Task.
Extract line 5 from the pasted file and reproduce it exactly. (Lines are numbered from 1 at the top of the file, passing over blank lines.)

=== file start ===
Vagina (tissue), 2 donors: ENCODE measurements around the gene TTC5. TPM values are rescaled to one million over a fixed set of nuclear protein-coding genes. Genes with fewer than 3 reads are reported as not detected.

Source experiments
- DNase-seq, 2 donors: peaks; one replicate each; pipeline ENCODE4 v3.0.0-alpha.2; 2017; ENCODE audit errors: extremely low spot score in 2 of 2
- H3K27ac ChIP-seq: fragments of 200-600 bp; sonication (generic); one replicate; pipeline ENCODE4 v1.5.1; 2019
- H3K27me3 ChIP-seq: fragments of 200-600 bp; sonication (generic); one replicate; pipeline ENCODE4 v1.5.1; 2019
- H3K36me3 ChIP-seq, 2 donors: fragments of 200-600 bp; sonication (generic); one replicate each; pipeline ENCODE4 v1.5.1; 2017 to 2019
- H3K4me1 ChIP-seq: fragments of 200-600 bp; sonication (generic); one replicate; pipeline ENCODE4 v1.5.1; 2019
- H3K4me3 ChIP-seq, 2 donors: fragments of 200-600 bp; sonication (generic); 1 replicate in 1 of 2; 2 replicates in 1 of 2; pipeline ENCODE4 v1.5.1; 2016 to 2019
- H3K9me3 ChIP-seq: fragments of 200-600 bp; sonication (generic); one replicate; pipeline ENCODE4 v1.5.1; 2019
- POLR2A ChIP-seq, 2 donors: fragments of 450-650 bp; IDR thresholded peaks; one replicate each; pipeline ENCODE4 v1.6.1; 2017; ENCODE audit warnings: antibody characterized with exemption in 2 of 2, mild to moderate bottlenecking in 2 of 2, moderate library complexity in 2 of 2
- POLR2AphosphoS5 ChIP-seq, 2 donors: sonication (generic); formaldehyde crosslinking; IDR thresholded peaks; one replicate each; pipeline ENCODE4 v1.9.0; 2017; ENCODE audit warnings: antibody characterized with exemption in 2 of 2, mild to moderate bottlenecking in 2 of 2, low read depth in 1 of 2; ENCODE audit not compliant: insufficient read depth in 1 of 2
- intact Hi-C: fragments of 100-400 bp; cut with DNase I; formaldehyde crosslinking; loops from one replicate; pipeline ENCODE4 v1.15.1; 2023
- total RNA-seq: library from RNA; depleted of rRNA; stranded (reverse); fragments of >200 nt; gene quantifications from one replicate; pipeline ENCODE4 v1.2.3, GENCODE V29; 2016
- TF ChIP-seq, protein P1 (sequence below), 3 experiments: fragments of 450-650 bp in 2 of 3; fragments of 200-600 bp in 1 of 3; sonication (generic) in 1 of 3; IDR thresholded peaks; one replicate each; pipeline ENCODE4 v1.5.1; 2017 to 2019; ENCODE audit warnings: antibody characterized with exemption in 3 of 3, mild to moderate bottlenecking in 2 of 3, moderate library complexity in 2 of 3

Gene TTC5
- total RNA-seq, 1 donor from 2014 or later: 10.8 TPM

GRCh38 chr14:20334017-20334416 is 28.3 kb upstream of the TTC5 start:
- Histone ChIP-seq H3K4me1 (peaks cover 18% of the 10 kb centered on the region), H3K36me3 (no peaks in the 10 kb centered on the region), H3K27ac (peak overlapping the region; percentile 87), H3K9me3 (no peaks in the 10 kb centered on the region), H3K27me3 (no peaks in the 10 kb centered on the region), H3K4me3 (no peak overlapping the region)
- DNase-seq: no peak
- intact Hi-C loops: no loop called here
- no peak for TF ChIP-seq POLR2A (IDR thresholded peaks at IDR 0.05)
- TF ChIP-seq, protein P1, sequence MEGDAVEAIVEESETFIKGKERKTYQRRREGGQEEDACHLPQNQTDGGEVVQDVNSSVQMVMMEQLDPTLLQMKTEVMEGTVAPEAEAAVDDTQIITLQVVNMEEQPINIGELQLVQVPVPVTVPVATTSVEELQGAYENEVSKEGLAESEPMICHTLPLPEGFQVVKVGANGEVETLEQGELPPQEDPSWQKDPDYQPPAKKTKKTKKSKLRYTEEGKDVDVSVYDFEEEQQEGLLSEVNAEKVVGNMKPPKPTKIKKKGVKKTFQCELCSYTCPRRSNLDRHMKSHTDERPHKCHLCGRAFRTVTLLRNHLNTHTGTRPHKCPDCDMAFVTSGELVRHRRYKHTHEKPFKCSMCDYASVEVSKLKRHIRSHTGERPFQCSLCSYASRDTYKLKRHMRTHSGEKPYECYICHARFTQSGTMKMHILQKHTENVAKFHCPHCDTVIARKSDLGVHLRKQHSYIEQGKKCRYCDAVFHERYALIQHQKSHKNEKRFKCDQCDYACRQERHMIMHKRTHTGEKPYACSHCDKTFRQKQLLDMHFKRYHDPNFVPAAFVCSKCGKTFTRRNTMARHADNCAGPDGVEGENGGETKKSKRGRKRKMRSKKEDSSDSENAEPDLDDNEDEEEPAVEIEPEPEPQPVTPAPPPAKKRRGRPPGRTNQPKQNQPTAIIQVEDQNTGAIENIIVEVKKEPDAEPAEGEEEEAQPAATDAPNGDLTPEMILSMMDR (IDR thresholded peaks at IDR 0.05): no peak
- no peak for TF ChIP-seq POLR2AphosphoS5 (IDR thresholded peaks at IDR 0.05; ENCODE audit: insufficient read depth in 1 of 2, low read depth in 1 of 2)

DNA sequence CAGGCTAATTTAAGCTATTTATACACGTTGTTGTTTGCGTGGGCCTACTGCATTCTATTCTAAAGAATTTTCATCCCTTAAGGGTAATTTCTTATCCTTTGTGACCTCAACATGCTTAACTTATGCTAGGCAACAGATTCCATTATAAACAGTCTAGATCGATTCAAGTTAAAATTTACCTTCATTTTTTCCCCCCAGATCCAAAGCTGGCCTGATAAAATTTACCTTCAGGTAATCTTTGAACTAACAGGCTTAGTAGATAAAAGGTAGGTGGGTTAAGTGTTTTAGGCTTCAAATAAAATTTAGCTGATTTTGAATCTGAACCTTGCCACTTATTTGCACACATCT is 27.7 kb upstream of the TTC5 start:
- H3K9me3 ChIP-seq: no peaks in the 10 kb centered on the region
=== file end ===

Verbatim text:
- H3K27me3 ChIP-seq: fragments of 200-600 bp; sonication (generic); one replicate; pipeline ENCODE4 v1.5.1; 2019